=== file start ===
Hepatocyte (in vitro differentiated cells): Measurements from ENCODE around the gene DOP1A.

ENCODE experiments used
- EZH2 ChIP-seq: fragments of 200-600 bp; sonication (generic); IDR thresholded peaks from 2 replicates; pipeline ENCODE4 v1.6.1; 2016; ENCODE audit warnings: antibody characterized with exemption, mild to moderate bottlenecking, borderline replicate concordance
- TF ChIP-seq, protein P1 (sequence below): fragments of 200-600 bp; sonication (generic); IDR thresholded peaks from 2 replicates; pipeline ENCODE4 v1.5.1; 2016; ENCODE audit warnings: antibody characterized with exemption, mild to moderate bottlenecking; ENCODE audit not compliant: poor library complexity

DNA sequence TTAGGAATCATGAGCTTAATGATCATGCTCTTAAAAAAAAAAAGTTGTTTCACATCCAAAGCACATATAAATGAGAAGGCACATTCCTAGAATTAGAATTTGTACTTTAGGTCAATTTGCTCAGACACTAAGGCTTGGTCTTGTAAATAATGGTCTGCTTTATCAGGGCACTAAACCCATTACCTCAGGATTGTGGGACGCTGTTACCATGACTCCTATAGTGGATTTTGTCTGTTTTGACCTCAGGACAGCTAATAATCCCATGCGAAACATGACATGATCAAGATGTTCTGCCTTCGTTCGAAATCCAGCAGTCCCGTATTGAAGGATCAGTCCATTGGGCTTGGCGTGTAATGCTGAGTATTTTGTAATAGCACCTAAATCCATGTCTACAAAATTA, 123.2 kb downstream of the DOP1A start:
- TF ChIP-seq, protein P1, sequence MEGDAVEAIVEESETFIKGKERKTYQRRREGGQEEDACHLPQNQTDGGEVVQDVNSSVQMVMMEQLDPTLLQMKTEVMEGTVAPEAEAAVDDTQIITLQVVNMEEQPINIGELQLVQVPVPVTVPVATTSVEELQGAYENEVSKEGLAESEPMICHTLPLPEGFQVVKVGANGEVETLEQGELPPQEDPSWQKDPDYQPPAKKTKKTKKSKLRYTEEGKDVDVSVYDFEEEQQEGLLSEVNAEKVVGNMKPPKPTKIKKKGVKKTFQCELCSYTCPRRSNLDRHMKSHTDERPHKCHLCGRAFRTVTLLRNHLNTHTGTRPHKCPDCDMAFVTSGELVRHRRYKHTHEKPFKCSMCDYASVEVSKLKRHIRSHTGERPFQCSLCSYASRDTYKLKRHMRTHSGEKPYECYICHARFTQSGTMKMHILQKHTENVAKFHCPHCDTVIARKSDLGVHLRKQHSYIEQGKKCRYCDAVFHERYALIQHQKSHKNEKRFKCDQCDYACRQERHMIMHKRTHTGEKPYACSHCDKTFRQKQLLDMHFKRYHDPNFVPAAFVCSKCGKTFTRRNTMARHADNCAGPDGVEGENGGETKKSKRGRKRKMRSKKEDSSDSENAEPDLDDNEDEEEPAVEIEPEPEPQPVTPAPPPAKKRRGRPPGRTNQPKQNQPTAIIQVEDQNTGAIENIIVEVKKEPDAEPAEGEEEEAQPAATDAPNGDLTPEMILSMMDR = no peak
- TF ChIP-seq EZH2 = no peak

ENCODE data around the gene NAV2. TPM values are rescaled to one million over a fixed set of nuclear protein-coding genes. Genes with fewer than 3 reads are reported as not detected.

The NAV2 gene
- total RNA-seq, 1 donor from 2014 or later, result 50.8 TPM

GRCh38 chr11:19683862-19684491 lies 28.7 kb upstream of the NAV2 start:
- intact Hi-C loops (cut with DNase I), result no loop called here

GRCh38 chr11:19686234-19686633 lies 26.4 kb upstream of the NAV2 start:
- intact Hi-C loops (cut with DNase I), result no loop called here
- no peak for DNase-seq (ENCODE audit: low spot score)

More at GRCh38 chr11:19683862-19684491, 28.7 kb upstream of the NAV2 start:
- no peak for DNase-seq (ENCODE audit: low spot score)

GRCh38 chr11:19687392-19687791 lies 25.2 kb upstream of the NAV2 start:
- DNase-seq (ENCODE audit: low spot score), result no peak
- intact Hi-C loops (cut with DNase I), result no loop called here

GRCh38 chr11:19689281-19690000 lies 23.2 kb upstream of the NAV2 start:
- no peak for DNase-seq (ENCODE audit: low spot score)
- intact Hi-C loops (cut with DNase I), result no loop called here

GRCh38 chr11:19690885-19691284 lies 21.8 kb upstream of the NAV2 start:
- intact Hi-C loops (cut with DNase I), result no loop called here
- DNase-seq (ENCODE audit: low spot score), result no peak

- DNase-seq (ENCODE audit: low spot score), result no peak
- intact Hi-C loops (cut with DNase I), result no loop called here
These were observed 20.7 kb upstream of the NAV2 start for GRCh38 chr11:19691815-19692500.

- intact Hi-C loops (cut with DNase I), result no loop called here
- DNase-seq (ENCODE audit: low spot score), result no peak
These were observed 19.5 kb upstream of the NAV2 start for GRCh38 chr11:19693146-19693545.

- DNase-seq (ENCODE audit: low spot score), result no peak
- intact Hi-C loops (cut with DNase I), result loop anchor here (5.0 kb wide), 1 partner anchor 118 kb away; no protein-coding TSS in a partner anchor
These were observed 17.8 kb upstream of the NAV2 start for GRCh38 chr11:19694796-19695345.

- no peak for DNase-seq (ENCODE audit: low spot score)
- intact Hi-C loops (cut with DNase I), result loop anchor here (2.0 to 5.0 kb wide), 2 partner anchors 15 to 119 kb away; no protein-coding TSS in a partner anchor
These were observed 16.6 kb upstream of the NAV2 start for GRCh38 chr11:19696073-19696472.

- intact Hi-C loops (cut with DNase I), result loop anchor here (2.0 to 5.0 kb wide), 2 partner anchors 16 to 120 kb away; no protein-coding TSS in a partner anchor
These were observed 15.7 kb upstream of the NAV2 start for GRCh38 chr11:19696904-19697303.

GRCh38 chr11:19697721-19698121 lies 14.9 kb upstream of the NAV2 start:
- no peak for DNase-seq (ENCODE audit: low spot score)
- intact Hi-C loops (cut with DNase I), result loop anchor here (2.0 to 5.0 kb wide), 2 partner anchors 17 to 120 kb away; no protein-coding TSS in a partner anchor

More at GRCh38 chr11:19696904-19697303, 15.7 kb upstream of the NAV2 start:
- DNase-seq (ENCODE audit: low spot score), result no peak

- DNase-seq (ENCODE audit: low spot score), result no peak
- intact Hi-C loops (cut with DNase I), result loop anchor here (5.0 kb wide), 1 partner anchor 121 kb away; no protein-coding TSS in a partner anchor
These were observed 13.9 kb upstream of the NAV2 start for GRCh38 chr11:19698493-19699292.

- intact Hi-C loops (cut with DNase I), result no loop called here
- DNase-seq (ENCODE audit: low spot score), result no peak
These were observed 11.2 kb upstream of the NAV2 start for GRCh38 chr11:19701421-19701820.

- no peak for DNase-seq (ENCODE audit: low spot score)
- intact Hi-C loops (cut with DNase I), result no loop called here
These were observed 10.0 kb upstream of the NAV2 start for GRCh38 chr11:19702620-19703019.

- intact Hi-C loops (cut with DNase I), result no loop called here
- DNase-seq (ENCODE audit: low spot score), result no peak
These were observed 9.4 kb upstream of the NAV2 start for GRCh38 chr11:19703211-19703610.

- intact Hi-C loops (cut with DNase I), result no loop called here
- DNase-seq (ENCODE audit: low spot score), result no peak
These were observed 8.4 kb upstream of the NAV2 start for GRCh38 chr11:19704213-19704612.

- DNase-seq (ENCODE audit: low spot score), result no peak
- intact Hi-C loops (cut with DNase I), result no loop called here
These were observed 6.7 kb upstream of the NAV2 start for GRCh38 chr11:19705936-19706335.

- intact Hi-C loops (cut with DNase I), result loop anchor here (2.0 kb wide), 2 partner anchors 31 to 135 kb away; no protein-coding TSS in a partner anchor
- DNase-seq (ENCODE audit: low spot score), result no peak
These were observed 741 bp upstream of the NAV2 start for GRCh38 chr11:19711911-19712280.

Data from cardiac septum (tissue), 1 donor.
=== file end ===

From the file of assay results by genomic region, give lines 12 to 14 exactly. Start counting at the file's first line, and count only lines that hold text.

- intact Hi-C loops (cut with DNase I), result no loop called here

GRCh38 chr11:19686234-19686633 lies 26.4 kb upstream of the NAV2 start:
- intact Hi-C loops (cut with DNase I), result no loop called here